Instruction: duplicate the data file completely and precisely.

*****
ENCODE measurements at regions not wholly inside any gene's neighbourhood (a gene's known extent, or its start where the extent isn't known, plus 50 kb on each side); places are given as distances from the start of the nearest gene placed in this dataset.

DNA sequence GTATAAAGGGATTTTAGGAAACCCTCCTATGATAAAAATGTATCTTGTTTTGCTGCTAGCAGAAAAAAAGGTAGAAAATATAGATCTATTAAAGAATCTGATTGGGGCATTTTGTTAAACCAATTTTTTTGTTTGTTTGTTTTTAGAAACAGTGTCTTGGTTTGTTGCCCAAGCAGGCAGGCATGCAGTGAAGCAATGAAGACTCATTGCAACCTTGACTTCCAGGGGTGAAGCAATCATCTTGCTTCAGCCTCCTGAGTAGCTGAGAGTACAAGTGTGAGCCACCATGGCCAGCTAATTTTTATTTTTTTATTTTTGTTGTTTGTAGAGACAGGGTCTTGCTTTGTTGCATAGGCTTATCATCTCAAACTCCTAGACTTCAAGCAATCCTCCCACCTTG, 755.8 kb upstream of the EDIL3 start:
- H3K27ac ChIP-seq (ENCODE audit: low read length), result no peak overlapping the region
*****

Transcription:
ENCODE measurements at regions not wholly inside any gene's neighbourhood (a gene's known extent, or its start where the extent isn't known, plus 50 kb on each side); places are given as distances from the start of the nearest gene placed in this dataset.

DNA sequence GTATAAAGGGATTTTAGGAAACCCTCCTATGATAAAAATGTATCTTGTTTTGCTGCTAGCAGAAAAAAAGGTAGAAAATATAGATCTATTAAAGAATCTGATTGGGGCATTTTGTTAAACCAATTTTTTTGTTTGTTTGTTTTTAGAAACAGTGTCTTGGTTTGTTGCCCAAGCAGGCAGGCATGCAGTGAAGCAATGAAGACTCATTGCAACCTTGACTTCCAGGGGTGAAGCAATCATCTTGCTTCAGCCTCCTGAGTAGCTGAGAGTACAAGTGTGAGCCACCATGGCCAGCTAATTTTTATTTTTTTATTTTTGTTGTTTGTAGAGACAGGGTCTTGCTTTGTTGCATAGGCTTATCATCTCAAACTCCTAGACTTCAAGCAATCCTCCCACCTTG, 755.8 kb upstream of the EDIL3 start:
- H3K27ac ChIP-seq (ENCODE audit: low read length), result no peak overlapping the region